Carclew, Mylor

After a wet morning the rain cleared, and about 40 members met at Carclew House, the home of John and Sally Williams who moved there 3 years ago.

This modern house, built in 1963 on the western slopes of Carclew garden, overlooks the walls and terraces (Grade II listed) of the original garden, over the formal pond in the valley bottom to the magnificent trees and rhododendrons of the original garden planting.

Some of these grand old rhododendrons date back to planting of seed collected by Sir Joseph Hooker 150 years ago when the estate and garden were owned by Sir Charles Lemon. The estate and garden are now split up amongst several owners, but the garden remains intact.

The part of the garden belonging to John and Sally Williams – the terraces and woodland beside – is experiencing a renaissance. When I saw these terraces a few years ago, they were pleasant but unremarkable. Now a grand clearance has happened and great new planting is establishing with the help of advice from Barry Champion (former Head Gardener at Trelissick) and a lot of hard work from the owners!

We walked down through the terraces, out along the drive past older houses and buildings of the estate, past the overgrown end of the formal pond down to admire the romantic ruins of the Palladian style mansion built and enlarged by the Lemon family which was tragically destroyed by fire in 1934. We went on down the woodland track to see the remains of the water wheel below the small wheel pond, which had generated electricity and pumped water for the mansion. We walked back up to the house through the woodland walk beside the terraces past more great new plantings beneath the tree canopy.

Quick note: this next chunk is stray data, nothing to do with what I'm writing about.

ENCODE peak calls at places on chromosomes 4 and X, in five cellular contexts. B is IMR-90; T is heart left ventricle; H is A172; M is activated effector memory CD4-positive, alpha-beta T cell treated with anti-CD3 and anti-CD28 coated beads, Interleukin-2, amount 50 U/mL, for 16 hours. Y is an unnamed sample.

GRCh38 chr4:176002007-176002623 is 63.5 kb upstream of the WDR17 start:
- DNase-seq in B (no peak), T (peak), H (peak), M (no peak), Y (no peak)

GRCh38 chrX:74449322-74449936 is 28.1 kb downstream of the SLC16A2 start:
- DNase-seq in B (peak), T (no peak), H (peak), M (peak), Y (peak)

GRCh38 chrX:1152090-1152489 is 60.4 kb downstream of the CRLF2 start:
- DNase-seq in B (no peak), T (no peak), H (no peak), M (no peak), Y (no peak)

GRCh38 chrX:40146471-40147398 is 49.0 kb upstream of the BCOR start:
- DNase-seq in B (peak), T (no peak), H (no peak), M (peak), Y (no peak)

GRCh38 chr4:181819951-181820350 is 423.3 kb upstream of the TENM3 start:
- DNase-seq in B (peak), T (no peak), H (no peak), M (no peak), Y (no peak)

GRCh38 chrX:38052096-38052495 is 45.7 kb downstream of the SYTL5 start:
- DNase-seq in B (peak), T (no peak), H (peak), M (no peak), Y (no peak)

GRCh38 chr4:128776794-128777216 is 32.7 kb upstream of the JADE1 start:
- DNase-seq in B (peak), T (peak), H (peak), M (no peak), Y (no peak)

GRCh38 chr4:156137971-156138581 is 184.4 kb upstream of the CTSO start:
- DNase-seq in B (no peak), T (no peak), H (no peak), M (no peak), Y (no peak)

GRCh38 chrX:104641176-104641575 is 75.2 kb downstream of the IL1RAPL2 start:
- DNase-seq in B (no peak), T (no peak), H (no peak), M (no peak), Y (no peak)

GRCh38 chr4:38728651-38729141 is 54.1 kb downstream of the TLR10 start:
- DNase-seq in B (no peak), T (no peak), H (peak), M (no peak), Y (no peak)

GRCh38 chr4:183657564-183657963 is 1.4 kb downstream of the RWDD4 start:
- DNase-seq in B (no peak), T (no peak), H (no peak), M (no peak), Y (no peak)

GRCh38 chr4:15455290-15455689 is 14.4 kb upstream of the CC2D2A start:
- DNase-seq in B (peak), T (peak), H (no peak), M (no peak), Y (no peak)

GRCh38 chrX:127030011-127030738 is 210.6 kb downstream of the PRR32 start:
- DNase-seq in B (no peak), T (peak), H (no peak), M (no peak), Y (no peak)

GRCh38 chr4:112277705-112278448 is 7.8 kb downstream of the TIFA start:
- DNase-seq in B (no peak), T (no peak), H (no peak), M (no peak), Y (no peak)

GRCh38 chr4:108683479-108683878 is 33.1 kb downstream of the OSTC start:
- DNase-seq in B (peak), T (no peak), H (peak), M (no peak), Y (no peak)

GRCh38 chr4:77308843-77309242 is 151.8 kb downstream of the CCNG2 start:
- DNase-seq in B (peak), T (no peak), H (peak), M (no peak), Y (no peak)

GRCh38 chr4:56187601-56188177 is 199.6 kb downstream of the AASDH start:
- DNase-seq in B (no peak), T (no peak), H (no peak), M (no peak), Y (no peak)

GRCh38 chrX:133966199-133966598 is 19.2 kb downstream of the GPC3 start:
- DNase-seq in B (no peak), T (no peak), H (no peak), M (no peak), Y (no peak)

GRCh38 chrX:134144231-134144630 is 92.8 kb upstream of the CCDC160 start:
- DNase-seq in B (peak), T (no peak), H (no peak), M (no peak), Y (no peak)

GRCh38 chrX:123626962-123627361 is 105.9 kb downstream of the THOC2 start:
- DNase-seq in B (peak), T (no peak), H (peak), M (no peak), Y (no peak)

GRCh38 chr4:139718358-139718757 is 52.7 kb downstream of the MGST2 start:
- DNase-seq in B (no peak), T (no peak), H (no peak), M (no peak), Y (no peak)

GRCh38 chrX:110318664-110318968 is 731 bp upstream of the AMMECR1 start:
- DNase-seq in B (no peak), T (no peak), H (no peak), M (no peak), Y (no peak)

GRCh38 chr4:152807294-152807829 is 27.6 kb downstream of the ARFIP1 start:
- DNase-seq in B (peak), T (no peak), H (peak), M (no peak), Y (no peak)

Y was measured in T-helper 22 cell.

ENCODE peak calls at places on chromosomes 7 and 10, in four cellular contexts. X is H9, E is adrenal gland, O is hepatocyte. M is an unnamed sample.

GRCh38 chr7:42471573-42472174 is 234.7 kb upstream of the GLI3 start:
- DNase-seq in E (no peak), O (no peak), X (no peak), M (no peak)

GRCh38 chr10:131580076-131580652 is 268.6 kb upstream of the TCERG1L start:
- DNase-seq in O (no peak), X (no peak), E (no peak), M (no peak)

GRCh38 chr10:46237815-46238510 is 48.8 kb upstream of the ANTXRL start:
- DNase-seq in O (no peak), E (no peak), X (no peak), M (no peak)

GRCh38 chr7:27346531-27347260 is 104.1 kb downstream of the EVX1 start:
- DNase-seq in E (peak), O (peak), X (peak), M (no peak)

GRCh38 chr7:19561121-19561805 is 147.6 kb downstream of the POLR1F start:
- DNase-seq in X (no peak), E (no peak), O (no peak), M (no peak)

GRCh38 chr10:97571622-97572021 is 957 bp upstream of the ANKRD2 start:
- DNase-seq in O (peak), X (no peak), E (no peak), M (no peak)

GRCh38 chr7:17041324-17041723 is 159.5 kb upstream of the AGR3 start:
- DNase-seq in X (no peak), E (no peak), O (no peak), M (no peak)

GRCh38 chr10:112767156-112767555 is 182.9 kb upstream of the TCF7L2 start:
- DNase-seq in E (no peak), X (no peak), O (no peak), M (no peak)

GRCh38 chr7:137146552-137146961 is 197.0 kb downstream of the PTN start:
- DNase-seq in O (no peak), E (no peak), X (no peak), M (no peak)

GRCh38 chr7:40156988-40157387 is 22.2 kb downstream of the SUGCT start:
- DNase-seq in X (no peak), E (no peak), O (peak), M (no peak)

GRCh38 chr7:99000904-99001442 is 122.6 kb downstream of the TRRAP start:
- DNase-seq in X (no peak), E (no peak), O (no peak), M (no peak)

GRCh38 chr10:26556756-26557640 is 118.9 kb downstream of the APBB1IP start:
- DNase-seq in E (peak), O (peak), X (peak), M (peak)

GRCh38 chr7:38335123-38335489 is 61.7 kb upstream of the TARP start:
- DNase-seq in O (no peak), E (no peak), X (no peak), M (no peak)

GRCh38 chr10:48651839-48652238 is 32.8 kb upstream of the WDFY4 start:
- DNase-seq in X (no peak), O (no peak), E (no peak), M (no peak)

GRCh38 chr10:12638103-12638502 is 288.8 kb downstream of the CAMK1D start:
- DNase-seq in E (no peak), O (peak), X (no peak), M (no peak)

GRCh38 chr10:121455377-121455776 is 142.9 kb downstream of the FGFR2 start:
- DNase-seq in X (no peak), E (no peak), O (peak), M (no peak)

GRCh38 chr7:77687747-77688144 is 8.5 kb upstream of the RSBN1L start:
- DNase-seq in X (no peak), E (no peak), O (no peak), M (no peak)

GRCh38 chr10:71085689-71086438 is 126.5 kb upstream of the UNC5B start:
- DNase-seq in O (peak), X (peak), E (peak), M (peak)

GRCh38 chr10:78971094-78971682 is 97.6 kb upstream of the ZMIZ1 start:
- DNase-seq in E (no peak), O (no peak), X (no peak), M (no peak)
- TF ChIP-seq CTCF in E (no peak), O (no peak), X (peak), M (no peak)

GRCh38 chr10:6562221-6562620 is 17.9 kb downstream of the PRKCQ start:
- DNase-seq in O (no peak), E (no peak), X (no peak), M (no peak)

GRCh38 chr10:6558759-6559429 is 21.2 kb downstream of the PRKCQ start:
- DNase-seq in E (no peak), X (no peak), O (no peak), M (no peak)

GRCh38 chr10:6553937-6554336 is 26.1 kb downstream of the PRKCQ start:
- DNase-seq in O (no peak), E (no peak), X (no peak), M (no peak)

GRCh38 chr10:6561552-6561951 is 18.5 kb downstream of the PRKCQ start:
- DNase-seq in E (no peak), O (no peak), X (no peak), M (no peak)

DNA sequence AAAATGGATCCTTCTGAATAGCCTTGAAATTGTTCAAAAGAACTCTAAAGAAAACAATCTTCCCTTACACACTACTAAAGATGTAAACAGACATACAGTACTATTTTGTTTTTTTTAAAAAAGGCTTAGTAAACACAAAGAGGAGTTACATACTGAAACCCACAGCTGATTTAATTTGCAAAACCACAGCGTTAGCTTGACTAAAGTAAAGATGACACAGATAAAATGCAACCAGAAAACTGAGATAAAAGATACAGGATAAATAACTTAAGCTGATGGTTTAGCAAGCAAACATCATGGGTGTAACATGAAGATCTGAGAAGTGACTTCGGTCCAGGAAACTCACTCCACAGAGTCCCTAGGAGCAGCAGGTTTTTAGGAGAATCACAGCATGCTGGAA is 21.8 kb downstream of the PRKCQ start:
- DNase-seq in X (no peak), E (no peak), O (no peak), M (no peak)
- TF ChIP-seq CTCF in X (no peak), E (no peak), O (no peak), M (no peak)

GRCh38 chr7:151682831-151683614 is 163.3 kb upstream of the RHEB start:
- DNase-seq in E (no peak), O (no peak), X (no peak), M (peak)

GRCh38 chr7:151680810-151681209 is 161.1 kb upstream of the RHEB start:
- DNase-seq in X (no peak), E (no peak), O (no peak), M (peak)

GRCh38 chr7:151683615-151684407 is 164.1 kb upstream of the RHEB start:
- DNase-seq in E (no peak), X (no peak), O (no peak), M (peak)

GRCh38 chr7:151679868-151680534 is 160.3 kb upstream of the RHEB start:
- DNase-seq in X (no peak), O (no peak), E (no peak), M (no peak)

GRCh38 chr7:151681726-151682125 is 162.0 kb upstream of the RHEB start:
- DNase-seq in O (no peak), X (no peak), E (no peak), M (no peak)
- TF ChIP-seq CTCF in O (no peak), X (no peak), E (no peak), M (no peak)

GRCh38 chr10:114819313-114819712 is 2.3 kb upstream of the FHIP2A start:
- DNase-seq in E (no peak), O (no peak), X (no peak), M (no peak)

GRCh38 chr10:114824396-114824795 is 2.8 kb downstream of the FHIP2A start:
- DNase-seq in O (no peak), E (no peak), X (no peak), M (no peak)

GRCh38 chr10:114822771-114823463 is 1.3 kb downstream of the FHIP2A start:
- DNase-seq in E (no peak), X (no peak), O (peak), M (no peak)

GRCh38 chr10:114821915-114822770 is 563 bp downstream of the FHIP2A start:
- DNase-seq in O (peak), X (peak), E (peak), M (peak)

The Acer glade had over 40 varieties of good sized young trees looking very happy, the ferns unfurling and the woodland planting going back up the slope made a good contrast to the grassed terraces and borders on the other side of the wall. We all enjoyed a splendid cream tea on the terrace and in the conservatory, thanking our hosts for such a memorable afternoon, and will be looking forward to seeing the progress as the garden develops.

Elisabeth Walker